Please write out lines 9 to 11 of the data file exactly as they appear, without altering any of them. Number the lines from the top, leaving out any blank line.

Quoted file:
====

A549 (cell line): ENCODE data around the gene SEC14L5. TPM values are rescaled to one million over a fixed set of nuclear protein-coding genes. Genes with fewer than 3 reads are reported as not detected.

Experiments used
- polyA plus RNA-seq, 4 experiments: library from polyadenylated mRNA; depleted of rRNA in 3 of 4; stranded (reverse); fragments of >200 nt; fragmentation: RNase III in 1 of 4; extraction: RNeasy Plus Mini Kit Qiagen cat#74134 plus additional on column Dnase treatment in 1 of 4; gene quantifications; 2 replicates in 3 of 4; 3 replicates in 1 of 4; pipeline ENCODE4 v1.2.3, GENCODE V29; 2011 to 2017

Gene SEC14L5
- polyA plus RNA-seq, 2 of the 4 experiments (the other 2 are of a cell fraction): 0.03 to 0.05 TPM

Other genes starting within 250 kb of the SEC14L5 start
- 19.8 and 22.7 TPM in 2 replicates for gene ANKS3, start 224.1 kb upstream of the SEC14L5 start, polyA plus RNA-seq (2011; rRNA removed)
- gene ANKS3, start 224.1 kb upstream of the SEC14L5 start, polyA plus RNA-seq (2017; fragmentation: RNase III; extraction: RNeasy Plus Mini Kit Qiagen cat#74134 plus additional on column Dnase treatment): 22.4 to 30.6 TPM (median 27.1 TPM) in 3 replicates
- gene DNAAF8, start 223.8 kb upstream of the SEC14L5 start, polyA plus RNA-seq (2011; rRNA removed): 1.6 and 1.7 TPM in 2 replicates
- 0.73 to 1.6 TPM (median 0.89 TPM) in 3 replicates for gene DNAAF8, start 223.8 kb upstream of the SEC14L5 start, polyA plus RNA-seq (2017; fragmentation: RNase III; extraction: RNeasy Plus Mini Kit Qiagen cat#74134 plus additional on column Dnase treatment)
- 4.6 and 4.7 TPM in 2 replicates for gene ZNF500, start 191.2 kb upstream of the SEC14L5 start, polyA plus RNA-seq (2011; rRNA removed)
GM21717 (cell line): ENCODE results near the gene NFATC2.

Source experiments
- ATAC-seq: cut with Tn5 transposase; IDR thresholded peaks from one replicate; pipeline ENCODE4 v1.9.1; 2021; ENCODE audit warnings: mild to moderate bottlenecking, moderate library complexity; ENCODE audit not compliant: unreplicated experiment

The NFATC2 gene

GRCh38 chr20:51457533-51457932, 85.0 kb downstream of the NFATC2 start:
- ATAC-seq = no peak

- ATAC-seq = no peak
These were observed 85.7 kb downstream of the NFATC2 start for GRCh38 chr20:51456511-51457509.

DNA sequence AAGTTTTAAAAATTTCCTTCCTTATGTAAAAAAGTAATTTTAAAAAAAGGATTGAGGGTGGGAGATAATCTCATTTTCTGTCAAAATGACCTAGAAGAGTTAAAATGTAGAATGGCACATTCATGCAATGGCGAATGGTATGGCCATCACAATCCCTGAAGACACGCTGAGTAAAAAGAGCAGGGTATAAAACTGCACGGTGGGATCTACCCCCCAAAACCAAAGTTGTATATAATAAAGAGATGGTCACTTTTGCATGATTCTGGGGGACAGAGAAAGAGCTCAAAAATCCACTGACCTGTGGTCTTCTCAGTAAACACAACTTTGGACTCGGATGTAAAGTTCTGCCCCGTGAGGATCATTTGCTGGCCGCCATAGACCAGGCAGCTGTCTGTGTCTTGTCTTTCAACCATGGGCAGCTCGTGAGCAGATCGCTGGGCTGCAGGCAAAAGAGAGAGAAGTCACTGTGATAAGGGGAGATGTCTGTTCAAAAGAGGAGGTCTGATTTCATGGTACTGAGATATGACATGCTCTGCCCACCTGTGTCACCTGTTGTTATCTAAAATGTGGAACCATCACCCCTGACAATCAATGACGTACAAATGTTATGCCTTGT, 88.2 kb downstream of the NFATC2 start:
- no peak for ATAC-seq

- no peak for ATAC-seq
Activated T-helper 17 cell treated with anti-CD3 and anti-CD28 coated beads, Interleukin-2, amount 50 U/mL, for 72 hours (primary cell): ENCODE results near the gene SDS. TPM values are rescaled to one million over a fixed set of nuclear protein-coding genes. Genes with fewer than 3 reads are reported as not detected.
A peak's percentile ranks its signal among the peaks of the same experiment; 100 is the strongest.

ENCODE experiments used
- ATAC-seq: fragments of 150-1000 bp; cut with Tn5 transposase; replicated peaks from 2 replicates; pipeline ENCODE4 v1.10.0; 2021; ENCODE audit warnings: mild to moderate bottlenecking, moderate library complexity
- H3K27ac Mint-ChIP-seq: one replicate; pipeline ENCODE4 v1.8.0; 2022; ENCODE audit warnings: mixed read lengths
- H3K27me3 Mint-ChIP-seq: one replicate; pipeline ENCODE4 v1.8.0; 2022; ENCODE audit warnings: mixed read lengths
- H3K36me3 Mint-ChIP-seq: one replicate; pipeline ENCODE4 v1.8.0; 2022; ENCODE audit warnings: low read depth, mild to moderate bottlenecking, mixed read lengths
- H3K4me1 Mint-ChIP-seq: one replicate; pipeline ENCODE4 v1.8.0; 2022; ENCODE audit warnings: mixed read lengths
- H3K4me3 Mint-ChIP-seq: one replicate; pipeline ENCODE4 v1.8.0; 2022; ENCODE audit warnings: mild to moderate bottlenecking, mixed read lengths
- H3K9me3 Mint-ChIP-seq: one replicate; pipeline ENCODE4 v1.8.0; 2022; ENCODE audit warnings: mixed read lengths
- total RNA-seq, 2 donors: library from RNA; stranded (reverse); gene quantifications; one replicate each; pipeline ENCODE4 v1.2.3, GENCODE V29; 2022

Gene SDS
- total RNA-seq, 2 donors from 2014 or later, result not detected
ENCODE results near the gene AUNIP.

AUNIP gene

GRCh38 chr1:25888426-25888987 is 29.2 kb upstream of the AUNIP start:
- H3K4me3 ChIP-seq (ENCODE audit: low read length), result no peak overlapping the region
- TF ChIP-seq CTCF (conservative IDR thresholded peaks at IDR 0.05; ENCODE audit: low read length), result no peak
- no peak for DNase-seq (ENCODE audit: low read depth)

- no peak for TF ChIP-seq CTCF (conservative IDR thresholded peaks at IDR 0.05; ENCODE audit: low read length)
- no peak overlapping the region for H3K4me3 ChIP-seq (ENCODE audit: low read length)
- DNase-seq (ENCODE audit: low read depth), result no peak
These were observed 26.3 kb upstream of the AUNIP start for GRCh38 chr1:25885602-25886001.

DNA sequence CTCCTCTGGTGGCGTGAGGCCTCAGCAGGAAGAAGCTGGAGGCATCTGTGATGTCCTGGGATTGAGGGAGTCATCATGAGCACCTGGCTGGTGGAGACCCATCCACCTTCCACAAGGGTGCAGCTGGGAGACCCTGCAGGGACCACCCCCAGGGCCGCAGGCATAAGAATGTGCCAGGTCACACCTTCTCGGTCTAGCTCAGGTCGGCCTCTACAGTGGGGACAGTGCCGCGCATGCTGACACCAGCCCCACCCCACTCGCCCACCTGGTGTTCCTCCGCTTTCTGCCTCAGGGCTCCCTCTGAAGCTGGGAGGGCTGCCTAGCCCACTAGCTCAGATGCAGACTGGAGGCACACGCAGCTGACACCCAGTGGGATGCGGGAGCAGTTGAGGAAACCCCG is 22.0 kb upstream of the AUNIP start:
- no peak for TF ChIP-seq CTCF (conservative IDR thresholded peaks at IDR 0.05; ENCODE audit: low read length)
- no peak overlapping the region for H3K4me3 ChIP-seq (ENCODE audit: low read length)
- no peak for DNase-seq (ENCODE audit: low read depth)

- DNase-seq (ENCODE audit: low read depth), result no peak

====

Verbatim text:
- gene DNAAF8, start 223.8 kb upstream of the SEC14L5 start, polyA plus RNA-seq (2011; rRNA removed): 1.6 and 1.7 TPM in 2 replicates
- 0.73 to 1.6 TPM (median 0.89 TPM) in 3 replicates for gene DNAAF8, start 223.8 kb upstream of the SEC14L5 start, polyA plus RNA-seq (2017; fragmentation: RNase III; extraction: RNeasy Plus Mini Kit Qiagen cat#74134 plus additional on column Dnase treatment)
- 4.6 and 4.7 TPM in 2 replicates for gene ZNF500, start 191.2 kb upstream of the SEC14L5 start, polyA plus RNA-seq (2011; rRNA removed)